Today small but significant things are happening among us – cause for real celebration. We are welcoming Llandre as a new church member and ordaining Marjorie as an elder. These may seem like small things in the great scheme of things - but they are signs of God's kingdom. They show us that God’s Spirit is active among us, stirring new life in us.

We thank God that Llandre and Marjorie have heard God’s call on them. And we might wonder what will happen next - what will be the next signs of God’s work being done among us? It may be there are others here feeling a call to new service in some way – I encourage you to pray about it and talk to me or one of the other elders about it. God’s kingdom is in God’s hands, but we need to be alive to the signs of growth around us.

And it is good that we will also be sharing communion this morning. The amount we will actually eat and drink is tiny, little bigger than a mustard seed, but this is all we need to be fed. This is God's gift of Godself, this is where again we see God’s kingdom among us and where God opens heaven to us.

The kingdom of God is present among us in this bread and wine, in each individual in this church, in every small seed and sign of God's activity. Thanks be to God. Amen.

Thursday, 11 June 2009

June 14th

Readings this week are:
1 Samuel 15: 34 - 16 (Samuel anoints David): 13 or Ezekiel 17: 22-24 (the people of God is like the top of a cedar tree)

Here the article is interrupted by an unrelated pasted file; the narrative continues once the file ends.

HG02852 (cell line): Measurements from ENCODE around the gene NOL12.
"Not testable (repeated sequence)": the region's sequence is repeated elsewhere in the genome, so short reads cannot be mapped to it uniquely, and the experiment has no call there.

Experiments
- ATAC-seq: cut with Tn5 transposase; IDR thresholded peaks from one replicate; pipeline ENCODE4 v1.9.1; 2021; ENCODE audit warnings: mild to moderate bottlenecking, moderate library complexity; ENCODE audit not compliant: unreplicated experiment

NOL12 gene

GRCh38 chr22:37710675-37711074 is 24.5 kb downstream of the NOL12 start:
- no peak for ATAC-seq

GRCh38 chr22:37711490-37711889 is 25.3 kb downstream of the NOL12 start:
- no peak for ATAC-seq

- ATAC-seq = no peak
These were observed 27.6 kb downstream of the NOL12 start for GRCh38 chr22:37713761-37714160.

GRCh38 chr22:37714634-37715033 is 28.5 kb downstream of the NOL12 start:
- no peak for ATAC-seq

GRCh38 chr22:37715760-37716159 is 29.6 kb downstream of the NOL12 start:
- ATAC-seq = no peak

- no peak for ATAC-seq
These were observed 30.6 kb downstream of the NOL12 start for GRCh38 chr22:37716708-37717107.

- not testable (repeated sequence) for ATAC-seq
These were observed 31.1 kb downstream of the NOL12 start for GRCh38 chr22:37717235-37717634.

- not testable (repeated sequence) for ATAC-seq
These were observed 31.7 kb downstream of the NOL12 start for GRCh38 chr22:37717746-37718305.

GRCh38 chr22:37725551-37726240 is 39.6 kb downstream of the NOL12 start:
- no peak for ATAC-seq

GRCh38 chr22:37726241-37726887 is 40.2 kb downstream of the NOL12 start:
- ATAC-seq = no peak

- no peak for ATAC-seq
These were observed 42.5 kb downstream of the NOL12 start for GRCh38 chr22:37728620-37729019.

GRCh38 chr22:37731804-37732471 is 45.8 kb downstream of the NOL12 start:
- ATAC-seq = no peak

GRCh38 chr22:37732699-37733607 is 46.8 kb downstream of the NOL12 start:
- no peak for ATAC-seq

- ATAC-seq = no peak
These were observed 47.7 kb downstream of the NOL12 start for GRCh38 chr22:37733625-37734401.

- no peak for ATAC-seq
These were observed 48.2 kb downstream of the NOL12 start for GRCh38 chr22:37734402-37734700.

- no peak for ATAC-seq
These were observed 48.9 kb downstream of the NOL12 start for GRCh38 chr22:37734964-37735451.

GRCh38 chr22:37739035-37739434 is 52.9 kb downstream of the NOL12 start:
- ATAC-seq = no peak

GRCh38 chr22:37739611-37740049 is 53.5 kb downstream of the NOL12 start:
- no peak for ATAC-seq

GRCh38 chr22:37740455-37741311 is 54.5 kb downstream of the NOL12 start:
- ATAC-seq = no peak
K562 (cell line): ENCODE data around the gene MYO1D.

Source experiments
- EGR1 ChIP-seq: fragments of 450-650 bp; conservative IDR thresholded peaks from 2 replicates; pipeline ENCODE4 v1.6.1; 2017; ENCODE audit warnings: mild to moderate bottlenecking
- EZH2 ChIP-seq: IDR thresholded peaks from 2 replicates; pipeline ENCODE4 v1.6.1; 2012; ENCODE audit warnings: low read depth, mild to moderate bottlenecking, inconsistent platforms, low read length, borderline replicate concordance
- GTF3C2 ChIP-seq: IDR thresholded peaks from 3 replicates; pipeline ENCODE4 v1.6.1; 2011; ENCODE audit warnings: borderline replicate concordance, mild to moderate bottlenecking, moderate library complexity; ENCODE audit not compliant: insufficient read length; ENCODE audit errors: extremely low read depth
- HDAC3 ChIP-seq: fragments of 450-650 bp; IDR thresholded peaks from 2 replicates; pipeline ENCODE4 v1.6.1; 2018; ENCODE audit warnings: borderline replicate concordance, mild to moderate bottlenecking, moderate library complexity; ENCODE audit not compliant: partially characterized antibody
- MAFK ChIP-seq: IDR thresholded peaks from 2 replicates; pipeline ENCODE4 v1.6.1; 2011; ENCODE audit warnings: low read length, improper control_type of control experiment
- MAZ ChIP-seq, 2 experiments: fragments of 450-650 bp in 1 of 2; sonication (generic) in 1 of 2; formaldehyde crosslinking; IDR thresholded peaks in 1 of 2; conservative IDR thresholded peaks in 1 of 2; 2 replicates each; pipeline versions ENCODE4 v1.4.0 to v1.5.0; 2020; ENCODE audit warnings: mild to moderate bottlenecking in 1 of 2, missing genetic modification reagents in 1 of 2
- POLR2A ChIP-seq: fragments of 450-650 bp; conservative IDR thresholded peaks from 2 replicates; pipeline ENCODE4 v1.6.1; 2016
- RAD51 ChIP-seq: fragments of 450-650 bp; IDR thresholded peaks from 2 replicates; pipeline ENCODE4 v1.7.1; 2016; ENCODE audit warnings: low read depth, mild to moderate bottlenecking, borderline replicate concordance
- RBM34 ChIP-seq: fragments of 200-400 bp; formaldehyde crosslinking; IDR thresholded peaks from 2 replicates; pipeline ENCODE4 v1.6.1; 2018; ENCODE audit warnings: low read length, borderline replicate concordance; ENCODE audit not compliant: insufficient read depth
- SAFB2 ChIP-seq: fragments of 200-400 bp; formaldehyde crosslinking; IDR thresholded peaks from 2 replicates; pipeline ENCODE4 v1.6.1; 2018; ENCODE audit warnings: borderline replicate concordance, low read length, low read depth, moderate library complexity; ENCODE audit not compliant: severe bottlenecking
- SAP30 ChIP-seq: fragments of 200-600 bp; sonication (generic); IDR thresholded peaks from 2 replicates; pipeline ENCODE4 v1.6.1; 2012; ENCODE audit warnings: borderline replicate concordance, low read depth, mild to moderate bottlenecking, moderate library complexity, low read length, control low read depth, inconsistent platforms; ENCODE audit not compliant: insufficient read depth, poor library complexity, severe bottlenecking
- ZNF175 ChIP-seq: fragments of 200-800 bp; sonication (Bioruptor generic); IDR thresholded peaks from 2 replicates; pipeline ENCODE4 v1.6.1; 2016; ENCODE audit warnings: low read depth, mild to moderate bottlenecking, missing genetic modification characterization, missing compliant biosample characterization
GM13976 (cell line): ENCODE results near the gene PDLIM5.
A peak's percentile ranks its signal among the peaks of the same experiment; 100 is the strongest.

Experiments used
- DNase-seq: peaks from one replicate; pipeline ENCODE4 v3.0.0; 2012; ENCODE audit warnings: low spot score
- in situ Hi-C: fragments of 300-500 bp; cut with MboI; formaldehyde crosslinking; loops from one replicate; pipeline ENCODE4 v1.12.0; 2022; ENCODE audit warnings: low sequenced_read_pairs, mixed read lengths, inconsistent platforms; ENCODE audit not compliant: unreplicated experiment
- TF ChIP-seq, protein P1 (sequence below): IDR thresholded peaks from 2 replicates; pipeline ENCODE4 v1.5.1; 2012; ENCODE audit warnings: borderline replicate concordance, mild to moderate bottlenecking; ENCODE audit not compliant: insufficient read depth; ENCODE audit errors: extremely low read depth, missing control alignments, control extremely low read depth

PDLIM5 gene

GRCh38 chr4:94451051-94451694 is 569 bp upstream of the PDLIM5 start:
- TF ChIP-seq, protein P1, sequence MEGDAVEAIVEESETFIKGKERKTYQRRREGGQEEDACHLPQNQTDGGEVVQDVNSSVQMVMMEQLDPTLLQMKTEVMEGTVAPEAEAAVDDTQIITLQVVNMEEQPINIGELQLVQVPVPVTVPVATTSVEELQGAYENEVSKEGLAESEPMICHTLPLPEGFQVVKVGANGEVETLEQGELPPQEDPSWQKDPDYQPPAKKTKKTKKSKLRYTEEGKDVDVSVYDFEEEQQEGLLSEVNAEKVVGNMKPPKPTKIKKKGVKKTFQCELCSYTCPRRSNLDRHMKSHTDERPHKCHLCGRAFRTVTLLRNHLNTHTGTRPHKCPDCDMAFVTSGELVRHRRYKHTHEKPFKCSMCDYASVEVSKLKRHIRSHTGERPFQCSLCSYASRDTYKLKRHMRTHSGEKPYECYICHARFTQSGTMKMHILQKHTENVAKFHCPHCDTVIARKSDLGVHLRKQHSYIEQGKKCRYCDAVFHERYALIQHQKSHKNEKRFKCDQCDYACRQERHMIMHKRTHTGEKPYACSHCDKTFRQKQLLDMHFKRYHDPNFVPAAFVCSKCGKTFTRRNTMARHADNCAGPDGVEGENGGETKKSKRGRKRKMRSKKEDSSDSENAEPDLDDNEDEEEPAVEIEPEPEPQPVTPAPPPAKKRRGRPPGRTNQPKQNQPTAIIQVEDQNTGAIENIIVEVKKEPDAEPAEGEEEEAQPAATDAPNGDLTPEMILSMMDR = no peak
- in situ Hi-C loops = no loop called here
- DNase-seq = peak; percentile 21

2 Cor 5: 6-10, 14-17
Mark 4: 26-34 (The kingdom of God is like a seed growing in secret: like a mustard seed - a tiny thing which grows into a huge bush.)

I want to focus on the Godly Play story of the mustard seed - which shows us the amazing potential of a seed. God's kingdom grows in secret, by small amounts and yet everything needed for that growth is already there. Whenever we feel that we are getting nowhere in God's work, we need to remember that we are not responsible for the coming of the kingdom - God has that in hand already - we have to take heart, do our small part, and trust in God.

In one church I will be doing an activity with all ages - planting seeds & talking about how they grow.

In the second church we are welcoming a new church member and ordaining an elder. These may seem like small things in the great scheme of things - but they are signs of God's kingdom, We will also be sharing communion - again the amount eaten and drunk is tiny, little bigger than a mustard seed, but this is all we need to be fed: it is God's gift of Godself, and opens heaven to us. The kingdom of God is present among us in that bread and wine, in each individual in the church, in every small seed/sign of God's activity.

Monday, 8 June 2009

Sermon notes for Trinity